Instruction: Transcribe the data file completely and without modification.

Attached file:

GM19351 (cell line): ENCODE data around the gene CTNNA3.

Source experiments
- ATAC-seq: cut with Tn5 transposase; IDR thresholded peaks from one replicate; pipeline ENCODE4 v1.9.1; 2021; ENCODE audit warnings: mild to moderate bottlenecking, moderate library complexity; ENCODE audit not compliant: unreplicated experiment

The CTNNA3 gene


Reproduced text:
GM19351 (cell line): ENCODE data around the gene CTNNA3.

Source experiments
- ATAC-seq: cut with Tn5 transposase; IDR thresholded peaks from one replicate; pipeline ENCODE4 v1.9.1; 2021; ENCODE audit warnings: mild to moderate bottlenecking, moderate library complexity; ENCODE audit not compliant: unreplicated experiment

The CTNNA3 gene